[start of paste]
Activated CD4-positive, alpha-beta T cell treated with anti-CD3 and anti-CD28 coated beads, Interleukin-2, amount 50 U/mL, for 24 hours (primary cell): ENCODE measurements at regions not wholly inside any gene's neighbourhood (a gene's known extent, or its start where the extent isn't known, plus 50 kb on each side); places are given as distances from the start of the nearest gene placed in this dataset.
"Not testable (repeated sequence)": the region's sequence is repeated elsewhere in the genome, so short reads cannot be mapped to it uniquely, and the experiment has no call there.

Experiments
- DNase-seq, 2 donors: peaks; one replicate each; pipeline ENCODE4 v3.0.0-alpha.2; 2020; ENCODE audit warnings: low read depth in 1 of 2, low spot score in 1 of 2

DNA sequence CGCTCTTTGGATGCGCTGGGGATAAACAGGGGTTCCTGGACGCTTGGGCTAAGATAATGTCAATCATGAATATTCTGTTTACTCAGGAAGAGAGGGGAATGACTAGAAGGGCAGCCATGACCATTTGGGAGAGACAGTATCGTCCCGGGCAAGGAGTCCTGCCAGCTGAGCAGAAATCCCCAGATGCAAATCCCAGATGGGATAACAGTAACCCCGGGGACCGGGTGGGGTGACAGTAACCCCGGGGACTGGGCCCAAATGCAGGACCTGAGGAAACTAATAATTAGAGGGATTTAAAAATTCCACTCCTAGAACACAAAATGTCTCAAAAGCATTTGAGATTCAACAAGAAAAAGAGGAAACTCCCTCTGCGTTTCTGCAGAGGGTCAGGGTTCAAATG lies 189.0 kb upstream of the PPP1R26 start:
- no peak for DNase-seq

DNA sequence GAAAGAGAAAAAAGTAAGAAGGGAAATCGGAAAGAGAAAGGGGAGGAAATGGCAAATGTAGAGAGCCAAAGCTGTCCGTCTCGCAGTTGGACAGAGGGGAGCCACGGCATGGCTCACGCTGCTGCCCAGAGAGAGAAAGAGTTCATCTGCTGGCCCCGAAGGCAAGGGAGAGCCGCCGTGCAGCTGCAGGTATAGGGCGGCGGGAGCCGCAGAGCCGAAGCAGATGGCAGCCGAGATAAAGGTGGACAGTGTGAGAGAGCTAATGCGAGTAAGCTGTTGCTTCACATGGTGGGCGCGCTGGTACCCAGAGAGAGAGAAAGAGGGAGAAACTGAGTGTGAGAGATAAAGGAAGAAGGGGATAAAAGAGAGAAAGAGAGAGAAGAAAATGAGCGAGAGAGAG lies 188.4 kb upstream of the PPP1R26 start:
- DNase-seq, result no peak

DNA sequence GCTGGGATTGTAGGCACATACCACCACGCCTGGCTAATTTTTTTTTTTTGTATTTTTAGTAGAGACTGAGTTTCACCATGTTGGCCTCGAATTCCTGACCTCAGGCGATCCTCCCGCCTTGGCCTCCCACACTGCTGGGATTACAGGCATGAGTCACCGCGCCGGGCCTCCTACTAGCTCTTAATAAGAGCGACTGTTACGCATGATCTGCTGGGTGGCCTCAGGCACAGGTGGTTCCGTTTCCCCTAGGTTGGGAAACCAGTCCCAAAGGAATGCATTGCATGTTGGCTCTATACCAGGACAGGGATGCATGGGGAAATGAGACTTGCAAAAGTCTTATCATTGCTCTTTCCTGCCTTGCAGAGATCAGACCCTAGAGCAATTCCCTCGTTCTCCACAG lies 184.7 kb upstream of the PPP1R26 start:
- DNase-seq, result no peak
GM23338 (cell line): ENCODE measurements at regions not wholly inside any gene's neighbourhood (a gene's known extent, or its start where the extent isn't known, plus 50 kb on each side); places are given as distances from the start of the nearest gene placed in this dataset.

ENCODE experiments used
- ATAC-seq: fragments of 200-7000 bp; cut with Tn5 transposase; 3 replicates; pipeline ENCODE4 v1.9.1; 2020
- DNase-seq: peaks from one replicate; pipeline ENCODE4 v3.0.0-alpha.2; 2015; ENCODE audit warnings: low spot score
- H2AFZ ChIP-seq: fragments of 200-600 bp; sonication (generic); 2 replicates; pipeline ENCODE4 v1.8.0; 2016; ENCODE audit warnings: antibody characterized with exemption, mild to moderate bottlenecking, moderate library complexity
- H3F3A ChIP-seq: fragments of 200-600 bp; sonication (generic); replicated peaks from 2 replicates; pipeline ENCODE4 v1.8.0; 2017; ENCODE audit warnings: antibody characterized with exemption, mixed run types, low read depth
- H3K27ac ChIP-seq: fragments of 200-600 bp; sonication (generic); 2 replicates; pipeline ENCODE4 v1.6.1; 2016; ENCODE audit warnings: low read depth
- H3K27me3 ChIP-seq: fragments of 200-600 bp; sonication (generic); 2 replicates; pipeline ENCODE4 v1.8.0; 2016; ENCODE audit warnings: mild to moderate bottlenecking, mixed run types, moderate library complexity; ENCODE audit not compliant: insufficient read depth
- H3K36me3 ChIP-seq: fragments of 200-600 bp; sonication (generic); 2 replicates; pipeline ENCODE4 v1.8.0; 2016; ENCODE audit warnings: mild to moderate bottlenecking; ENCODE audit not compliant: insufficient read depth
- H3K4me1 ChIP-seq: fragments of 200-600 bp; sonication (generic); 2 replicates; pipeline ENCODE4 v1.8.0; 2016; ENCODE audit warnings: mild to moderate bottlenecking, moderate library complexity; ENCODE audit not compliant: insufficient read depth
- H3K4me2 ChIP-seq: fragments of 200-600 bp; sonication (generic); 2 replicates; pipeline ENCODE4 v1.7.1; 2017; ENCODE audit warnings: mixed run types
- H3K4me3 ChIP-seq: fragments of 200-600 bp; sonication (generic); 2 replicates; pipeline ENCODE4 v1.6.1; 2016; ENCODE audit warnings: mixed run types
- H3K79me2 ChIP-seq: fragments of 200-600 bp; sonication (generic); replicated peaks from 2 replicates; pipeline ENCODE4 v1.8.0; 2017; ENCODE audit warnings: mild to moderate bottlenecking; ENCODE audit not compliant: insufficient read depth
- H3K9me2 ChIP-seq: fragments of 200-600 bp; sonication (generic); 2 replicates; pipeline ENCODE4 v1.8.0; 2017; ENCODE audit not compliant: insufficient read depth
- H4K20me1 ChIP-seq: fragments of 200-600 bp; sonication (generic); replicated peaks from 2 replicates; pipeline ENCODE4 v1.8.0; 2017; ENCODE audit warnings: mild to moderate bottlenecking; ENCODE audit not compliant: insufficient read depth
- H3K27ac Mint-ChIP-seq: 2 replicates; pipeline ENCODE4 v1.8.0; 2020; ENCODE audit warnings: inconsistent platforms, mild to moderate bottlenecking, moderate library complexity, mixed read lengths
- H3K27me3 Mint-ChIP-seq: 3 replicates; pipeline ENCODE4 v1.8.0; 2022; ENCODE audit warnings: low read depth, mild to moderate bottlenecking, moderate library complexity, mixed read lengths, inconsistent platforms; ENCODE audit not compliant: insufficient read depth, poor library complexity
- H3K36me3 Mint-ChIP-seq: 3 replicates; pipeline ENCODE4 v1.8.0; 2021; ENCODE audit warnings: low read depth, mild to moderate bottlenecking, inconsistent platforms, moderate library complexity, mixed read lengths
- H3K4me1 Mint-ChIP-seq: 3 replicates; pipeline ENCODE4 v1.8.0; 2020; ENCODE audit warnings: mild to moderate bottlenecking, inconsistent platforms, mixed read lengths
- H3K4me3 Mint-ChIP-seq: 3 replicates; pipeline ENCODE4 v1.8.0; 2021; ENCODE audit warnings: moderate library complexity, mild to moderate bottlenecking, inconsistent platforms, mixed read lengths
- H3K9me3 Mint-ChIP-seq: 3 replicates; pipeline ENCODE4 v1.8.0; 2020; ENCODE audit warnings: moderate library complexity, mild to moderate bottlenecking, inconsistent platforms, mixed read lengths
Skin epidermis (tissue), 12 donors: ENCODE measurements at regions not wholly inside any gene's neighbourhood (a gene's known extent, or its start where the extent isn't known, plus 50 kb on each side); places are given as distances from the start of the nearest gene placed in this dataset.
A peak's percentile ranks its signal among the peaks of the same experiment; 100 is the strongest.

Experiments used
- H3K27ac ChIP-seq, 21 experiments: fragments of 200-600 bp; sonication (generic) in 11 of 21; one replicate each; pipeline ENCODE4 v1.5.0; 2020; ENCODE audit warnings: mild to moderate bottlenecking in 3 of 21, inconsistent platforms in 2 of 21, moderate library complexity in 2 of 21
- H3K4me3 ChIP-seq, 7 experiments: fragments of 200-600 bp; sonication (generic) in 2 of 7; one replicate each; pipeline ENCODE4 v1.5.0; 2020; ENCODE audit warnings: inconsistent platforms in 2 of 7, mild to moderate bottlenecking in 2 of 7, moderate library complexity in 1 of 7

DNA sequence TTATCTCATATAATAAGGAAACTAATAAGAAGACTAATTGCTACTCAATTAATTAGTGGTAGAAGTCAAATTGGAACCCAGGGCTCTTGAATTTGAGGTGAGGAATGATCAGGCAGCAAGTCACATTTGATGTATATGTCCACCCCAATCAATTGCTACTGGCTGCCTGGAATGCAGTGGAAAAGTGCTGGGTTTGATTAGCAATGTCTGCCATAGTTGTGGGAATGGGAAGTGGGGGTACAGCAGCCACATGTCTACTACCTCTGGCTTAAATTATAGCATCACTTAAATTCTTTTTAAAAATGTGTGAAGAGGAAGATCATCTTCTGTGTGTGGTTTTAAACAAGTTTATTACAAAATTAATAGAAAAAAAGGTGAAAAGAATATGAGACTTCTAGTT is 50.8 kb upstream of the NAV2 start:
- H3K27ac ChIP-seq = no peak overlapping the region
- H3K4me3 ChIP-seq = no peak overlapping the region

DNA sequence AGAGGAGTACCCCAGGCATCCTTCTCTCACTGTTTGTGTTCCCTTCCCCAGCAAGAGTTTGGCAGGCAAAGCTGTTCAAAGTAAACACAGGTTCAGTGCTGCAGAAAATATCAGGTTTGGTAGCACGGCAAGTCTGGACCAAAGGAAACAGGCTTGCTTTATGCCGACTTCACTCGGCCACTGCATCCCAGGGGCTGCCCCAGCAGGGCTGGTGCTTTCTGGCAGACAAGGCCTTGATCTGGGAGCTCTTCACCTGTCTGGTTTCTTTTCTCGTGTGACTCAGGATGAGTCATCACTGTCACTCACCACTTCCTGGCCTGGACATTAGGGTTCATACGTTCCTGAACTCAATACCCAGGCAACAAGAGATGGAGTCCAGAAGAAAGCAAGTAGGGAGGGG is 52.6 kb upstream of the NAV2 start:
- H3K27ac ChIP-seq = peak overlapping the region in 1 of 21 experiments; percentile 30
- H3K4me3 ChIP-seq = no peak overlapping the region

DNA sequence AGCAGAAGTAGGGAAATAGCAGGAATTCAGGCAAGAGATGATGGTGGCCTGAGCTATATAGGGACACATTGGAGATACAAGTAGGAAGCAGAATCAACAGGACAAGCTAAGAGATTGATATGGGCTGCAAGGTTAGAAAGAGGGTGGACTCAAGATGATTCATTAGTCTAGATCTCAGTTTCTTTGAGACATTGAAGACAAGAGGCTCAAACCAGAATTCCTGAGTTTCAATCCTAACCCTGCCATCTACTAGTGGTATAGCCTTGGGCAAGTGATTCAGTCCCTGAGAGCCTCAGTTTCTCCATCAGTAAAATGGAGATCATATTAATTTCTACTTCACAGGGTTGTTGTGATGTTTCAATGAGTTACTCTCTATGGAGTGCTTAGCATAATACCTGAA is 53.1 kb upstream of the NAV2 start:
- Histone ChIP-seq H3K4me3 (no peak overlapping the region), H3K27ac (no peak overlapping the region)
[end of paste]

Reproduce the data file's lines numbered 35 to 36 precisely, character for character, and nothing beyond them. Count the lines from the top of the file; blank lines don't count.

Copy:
- H3K27ac ChIP-seq, 21 experiments: fragments of 200-600 bp; sonication (generic) in 11 of 21; one replicate each; pipeline ENCODE4 v1.5.0; 2020; ENCODE audit warnings: mild to moderate bottlenecking in 3 of 21, inconsistent platforms in 2 of 21, moderate library complexity in 2 of 21
- H3K4me3 ChIP-seq, 7 experiments: fragments of 200-600 bp; sonication (generic) in 2 of 7; one replicate each; pipeline ENCODE4 v1.5.0; 2020; ENCODE audit warnings: inconsistent platforms in 2 of 7, mild to moderate bottlenecking in 2 of 7, moderate library complexity in 1 of 7